Let's face it: Many marijuana stocks stink right now. After a sizzling start to the year, cannabis stocks overall have experienced a downturn. For some of them, the pullback could create a great buying opportunity for aggressive investors. But not all marijuana stocks have declined recently. And whether they're up or down, not every marijuana stock is a great pick to buy.
Three pot stocks that I personally wouldn't touch with a 10-foot pole right now are Insys Therapeutics (INSY), Namaste Technologies (NXTTF -1.50%), and Medical Marijuana (MJNA 0.00%). Here's why these stocks get a thumbs-down in my view.
1. Insys Therapeutics
When a company warns that it might not have enough money to keep the lights on, that's a pretty good signal that you might want to stay away from its stock. And that's exactly the warning that Insys Therapeutics gave last month. As you might expect, its stock plummeted on the news.
Insys' problems stem primarily from sinking sales of its opioid drug Subsys. The company wants to sell Subsys as part of its transformation to a cannabinoid-focused biotech. So far, though, there are no buyers.
The biotech's board of directors replaced Saeed Motahari with Andrew Long as CEO in April. Long had previously served as Insys' CFO. He has a tough job ahead of him. Insys might not even have enough money to meet demands from the U.S. Department of Justice (DOJ) related to a settlement agreement over allegations of improper marketing practices of Subsys in the past.
At one point, I thought that Insys perhaps had a decent shot at turning things around. But I changed my tune over a year ago and am still skeptical about the beleaguered biotech's prospects.
2. Namaste Technologies
Namaste Technologies is a marijuana stock that's actually performing quite well right now. It was the best marijuana stock in May with a gain of 16%. But this recent surge isn't enough to make me bullish about Namaste.
The company was targeted by noted short-seller Citron Research in October 2018. Citron alleged that then-CEO Sean Dollinger lied to investors about Namaste shares being accepted for listing on the Nasdaq stock exchange. It also alleged that Dollinger sold its U.S. company, Dollinger Enterprises U.S., to another Namaste executive, David Hughes, and didn't disclose the insider transaction.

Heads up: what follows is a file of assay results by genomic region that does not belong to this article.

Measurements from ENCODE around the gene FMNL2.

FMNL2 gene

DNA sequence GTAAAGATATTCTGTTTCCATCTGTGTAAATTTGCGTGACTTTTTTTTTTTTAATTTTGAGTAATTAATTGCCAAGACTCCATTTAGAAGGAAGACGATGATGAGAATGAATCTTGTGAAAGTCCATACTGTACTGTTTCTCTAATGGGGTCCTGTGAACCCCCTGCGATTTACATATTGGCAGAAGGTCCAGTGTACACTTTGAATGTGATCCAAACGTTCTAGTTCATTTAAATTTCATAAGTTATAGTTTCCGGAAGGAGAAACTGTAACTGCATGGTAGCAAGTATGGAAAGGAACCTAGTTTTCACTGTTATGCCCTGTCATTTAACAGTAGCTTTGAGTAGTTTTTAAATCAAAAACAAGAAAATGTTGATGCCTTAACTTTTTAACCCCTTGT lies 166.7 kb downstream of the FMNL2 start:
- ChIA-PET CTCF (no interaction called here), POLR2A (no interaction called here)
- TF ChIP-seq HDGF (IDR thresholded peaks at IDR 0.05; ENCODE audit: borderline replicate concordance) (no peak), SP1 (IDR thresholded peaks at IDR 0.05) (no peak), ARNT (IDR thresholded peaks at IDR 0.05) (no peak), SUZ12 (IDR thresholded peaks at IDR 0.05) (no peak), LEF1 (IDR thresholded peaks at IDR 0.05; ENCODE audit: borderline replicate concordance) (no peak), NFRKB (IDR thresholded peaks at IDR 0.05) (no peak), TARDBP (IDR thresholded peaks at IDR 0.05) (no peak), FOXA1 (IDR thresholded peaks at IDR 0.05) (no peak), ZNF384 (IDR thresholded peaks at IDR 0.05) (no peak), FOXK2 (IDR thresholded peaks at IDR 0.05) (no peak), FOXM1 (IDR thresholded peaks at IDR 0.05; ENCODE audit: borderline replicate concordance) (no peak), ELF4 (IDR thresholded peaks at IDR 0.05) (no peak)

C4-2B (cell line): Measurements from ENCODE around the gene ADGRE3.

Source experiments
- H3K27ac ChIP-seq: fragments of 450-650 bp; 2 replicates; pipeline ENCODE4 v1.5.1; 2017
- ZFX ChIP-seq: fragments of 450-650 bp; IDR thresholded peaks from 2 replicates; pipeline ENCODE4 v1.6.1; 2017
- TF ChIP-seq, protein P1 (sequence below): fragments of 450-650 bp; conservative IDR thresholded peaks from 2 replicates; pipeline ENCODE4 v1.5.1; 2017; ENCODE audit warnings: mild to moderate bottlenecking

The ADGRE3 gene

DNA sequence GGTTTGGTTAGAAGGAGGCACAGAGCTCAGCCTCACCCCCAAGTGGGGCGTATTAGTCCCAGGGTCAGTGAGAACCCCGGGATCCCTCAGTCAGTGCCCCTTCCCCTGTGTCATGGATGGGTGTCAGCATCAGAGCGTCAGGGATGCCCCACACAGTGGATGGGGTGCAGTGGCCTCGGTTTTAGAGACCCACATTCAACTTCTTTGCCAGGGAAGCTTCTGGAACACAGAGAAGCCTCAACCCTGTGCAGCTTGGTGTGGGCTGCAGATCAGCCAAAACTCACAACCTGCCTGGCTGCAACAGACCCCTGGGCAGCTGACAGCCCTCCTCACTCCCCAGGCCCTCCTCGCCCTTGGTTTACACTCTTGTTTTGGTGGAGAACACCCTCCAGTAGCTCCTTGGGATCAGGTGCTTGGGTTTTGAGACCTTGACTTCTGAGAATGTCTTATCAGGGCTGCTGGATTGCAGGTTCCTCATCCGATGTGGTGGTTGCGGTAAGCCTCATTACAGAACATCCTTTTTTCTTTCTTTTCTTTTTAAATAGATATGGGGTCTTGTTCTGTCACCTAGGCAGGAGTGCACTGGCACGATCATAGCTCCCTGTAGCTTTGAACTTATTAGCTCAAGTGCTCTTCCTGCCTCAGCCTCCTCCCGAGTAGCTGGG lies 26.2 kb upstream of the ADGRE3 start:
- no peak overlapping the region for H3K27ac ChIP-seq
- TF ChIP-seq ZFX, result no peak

Namaste's board of directors appointed a special committee to investigate the allegations. That committee ultimately found that Dollinger had indeed failed to disclose the sale of the U.S. asset to Hughes. The board promptly booted Dollinger out, replacing him with Meni Morim, who had previously served as chief product officer. Namaste also made changes to its board of directors.
I think that Namaste has taken some positive steps in righting the ship. However, that ship isn't seaworthy enough for me yet to be confident about investing in this stock.
3. Medical Marijuana
Medical Marijuana has a great name for a company that sells medical marijuana. The only problem is that Medical Marijuana doesn't actually sell medical marijuana. Instead, it markets hemp-based cannabidiol (CBD) products.
With the U.S. legalizing hemp in December 2018, you might think that Medical Marijuana's shares would be performing relatively well. They did -- but only for a brief period. The stock is currently down close to 20% year to date and is lagging well behind other U.S.-based companies that are focused on the hemp CBD market.
The U.S. Food and Drug Administration (FDA) could take a while in establishing regulations governing the sale of hemp CBD products in the U.S. In the meantime, Medical Marijuana could be operating in a gray area by selling some of its products in the U.S.
The company has lost money for years. Its balance sheet includes over $45 million of goodwill -- almost half of its total assets. Goodwill represents the amount that a company pays for an acquisition above and beyond the book value of the acquired company. When I see as much goodwill as Medical Marijuana has on its books, it makes me at least a little nervous.
What could change my mind
The key words in my position that I wouldn't touch these marijuana stocks with a 10-foot pole right now are at the end of that statement: right now. I could be persuaded to change my mind in the future. What could shorten the pole and pique my interest in these stocks?
For Insys, if it found a buyer for Subsys, managed to raise enough cash to fund operations, and began to see strong momentum for its cannabinoid products and pipeline, I'd give it another look. For Namaste Technologies, I'd reconsider the stock if its new management demonstrated a clear path to profitability and restored confidence among investors. And for Medical Marijuana, my standoffishness might diminish if the FDA quickly established hemp CBD regulations that were advantageous to the company.
Those are all big ifs for now, though. And that means the proverbial pole I'd want to use to keep my distance from these three stocks is still at least 10 feet long.